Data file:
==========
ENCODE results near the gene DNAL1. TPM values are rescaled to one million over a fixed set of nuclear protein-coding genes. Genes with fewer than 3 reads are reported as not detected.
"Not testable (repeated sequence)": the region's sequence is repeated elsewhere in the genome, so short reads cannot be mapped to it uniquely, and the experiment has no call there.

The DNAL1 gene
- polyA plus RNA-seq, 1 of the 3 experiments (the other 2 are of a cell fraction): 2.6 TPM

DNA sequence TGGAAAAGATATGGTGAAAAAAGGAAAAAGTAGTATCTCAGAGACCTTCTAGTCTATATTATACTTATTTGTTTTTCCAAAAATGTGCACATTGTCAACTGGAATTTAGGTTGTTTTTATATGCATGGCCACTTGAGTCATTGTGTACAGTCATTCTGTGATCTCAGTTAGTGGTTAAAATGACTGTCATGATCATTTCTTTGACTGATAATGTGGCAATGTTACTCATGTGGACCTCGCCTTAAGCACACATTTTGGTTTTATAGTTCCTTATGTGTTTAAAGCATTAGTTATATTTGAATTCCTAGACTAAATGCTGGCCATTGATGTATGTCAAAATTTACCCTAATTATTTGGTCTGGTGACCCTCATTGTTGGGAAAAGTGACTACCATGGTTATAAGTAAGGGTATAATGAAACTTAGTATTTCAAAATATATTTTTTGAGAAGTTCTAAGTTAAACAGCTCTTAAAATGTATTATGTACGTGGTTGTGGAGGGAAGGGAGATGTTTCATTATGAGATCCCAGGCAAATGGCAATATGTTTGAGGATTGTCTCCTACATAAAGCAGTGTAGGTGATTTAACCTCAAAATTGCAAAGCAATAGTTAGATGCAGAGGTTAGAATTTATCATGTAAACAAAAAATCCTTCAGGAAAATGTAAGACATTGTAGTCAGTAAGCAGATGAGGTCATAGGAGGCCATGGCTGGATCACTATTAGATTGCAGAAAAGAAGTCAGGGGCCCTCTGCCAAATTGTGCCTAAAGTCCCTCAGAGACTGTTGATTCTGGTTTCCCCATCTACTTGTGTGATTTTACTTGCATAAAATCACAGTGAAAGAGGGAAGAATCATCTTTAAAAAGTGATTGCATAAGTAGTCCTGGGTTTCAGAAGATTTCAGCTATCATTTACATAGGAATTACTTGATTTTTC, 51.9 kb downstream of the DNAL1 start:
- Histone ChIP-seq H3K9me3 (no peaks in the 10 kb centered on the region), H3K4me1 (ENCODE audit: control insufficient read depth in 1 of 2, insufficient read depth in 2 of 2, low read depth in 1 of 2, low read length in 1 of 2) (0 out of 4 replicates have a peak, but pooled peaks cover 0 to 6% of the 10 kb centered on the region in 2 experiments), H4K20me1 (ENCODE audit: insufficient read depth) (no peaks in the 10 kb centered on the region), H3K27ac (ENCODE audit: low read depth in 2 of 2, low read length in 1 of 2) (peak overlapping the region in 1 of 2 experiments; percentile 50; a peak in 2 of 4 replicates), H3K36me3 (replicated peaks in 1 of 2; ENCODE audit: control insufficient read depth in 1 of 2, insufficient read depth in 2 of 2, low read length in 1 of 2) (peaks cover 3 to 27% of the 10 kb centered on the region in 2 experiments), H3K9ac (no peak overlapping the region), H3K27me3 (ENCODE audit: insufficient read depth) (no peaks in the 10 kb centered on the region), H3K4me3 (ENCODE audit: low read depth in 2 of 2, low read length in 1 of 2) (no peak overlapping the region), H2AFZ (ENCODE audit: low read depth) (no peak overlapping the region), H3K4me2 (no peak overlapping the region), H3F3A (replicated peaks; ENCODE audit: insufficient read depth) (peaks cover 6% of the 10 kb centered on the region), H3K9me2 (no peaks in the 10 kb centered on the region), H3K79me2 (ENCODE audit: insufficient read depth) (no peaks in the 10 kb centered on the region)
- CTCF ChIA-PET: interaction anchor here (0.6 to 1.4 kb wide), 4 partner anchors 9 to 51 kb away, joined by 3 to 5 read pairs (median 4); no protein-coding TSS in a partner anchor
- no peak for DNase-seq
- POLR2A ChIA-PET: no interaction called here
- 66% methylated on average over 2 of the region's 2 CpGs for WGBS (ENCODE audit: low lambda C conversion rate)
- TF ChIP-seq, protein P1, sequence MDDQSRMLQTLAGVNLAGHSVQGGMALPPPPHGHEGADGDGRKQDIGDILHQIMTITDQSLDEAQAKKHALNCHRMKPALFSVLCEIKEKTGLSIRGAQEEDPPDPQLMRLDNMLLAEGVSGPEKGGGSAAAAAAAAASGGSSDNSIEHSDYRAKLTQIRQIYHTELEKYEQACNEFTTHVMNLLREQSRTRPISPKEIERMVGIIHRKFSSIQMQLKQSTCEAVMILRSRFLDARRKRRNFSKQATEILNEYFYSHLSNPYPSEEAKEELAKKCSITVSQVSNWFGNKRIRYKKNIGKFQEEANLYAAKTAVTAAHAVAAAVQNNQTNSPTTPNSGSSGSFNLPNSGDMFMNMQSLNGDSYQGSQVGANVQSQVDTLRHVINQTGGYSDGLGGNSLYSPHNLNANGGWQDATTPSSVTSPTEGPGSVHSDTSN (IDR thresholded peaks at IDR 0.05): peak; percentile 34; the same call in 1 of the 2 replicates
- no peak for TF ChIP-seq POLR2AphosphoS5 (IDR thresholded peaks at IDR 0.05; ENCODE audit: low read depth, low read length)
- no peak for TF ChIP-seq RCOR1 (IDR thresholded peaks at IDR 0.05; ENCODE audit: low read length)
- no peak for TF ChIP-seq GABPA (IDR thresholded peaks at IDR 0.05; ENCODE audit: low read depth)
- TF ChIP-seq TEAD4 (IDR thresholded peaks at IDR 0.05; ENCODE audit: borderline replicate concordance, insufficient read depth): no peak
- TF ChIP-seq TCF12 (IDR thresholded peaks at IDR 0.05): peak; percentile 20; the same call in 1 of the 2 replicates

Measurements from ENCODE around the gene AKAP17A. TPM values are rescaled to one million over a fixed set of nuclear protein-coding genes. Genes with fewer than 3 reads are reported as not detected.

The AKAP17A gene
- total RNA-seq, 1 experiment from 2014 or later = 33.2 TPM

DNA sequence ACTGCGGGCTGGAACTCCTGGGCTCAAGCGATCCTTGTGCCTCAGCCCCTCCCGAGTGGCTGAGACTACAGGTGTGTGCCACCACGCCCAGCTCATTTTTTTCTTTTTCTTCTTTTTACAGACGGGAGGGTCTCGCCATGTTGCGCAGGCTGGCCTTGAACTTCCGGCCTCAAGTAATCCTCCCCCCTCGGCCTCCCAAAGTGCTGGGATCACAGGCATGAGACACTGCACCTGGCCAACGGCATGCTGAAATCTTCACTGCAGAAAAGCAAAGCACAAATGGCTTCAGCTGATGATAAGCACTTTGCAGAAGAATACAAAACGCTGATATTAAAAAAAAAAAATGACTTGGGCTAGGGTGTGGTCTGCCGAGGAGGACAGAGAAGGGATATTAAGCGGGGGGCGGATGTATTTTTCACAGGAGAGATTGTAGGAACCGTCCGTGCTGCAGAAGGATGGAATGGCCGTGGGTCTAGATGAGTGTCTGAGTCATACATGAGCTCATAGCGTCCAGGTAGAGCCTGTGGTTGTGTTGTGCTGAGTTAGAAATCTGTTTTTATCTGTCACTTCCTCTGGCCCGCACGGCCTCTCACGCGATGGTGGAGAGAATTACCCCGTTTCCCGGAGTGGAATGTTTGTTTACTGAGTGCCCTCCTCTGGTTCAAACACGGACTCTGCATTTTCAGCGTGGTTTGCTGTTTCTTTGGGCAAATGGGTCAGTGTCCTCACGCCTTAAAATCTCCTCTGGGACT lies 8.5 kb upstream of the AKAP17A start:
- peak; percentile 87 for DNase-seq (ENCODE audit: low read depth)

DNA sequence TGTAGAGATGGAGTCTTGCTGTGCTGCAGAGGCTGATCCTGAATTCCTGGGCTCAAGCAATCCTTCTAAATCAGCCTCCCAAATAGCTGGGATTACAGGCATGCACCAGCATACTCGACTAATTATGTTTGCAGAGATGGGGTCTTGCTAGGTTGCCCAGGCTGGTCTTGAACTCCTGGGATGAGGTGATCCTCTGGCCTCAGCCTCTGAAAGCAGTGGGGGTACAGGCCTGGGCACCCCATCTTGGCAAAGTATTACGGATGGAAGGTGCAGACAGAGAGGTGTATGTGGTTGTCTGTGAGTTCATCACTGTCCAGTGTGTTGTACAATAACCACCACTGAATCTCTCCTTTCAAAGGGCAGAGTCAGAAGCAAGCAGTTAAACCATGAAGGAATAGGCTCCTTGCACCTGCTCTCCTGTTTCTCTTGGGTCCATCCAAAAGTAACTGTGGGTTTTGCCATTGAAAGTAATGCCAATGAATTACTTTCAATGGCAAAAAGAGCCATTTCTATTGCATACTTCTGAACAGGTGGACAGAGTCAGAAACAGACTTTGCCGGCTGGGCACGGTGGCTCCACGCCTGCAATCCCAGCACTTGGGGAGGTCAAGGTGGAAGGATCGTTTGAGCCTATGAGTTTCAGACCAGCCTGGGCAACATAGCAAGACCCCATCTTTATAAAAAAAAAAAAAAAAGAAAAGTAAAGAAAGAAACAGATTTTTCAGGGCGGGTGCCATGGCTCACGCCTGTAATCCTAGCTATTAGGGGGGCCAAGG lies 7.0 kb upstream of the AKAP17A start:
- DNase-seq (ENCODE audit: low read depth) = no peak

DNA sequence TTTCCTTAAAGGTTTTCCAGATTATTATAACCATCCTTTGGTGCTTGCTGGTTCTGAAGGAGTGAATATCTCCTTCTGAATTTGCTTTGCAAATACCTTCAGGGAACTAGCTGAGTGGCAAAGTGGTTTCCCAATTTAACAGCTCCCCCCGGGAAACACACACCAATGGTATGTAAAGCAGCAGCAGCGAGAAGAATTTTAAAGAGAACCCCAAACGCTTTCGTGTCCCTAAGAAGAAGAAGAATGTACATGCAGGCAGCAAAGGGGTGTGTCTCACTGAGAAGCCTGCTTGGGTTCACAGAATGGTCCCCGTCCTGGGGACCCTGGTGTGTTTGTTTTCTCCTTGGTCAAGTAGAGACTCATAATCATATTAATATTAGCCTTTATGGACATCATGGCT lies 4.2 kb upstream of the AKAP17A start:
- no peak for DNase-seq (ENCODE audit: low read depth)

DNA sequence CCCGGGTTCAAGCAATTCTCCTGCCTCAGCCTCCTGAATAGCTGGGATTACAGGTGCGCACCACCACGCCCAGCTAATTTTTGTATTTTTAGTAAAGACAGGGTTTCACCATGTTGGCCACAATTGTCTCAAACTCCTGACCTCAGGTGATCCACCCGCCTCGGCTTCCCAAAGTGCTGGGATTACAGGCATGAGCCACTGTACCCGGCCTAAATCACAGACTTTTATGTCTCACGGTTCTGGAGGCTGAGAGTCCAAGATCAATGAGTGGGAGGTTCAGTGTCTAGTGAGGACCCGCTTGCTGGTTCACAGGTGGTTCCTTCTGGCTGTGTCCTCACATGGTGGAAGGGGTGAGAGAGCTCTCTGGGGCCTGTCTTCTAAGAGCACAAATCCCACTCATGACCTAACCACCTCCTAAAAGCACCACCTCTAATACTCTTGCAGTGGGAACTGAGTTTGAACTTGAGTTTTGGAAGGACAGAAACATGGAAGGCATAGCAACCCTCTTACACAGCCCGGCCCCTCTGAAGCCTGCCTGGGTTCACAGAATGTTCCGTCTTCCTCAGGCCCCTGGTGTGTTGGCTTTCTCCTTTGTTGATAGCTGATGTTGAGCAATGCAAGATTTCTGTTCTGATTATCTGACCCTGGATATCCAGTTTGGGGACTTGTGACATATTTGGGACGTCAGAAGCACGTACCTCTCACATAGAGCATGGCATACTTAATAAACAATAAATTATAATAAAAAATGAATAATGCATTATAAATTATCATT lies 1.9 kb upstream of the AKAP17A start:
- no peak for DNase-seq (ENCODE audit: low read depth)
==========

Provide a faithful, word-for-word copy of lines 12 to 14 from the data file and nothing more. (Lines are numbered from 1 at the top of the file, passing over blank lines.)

- no peak for TF ChIP-seq POLR2AphosphoS5 (IDR thresholded peaks at IDR 0.05; ENCODE audit: low read depth, low read length)
- no peak for TF ChIP-seq RCOR1 (IDR thresholded peaks at IDR 0.05; ENCODE audit: low read length)
- no peak for TF ChIP-seq GABPA (IDR thresholded peaks at IDR 0.05; ENCODE audit: low read depth)